Microsoft Academic Search

This article looks at the community participation of recent Latina immigrant mothers and their children in a neighborhood advocacy group near the US–Mexico border. It documents the work that women and children do as they struggle to become involved in their new community and improve their quality of life – despite legal, social, economic and cultural obstacles. Local context, family

Fernando J. Bosco; Stuart C. Aitken; Thomas Herman

2011-01-01

320

What I Need to Know about Bladder Control for Women  

MedlinePLUS

... does the bladder work? Parts of the bladder control system. The bladder is a balloon-shaped organ that ... ready to release it. Parts of the bladder control system. Several body systems must work together to control ...

321

Effects of Inhalation of Essential Oil of Citrus aurantium L. var. amara on Menopausal Symptoms, Stress, and Estrogen in Postmenopausal Women: A Randomized Controlled Trial.  

PubMed

This study aimed to investigate the effects of inhalation of the essential oil of Citrus aurantium L. var. amara (neroli oil) on menopausal symptoms, stress, and estrogen in postmenopausal women. Sixty-three healthy postmenopausal women were randomized to inhale 0.1% or 0.5% neroli oil or almond oil (control) for 5 minutes twice daily for 5 days. Menopause-related symptoms, as determined by the Menopause-Specific Quality of Life Questionnaire (MENQOL); sexual desire visual analog scale (VAS); serum cortisol and estrogen concentrations, blood pressure, pulse, and stress VAS, were measured before and after inhalation. Compared with the control group, the two neroli oil groups showed significant improvements in the physical domain score of the MENQOL and in sexual desire. Systolic blood pressure was significantly lower in the group inhaling 0.5% neroli oil than in the control group. Compared with the control group, the two neroli oil groups showed significantly lower diastolic blood pressure and tended to improve pulse rate and serum cortisol and estrogen concentrations. These findings indicate that inhalation of neroli oil helps relieve menopausal symptoms, increase sexual desire, and reduce blood pressure in postmenopausal women. Neroli oil may have potential as an effective intervention to reduce stress and improve the endocrine system. PMID:25024731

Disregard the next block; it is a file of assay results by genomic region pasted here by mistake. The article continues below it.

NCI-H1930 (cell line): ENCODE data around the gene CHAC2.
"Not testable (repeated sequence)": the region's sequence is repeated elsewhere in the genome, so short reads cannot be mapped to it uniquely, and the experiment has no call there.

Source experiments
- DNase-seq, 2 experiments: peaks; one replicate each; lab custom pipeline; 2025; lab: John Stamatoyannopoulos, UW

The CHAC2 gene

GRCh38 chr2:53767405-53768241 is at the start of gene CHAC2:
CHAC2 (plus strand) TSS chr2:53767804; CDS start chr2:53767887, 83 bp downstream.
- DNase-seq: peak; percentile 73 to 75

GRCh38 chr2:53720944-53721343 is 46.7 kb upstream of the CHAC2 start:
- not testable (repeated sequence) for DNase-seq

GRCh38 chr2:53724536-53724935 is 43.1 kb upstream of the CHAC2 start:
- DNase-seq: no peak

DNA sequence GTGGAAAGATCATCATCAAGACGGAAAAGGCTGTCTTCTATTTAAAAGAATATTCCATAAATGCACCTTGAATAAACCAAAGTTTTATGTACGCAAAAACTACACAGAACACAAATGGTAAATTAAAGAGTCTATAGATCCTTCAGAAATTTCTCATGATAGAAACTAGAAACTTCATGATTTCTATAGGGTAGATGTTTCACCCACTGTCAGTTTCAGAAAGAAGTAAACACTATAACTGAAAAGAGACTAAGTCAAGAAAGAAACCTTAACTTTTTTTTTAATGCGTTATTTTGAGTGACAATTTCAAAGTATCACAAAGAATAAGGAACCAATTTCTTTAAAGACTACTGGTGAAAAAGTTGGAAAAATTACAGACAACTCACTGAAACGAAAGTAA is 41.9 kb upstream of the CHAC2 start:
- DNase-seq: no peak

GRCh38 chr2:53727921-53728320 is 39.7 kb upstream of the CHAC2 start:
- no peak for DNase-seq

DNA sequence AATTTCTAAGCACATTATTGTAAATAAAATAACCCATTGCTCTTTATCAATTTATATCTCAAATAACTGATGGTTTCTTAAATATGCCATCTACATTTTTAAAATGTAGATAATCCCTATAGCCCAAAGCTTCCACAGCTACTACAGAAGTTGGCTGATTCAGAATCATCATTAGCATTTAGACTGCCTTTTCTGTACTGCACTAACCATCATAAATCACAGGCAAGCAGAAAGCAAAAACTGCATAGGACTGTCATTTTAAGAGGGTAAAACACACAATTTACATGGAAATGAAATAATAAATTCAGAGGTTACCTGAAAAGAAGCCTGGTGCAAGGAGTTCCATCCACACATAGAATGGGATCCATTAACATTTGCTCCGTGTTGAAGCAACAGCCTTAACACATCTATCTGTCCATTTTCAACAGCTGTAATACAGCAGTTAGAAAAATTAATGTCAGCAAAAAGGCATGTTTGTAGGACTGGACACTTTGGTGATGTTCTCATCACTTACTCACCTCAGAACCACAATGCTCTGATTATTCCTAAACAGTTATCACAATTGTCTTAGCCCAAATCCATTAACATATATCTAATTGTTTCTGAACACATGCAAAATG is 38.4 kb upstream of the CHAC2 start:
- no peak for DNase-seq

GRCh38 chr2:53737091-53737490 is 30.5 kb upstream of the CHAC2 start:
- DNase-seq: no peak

Choi, Seo Yeon; Kang, Purum; Lee, Hui Su; Seol, Geun Hee

2014-01-01

322

Effects of Inhalation of Essential Oil of Citrus aurantium L. var. amara on Menopausal Symptoms, Stress, and Estrogen in Postmenopausal Women: A Randomized Controlled Trial  

PubMed Central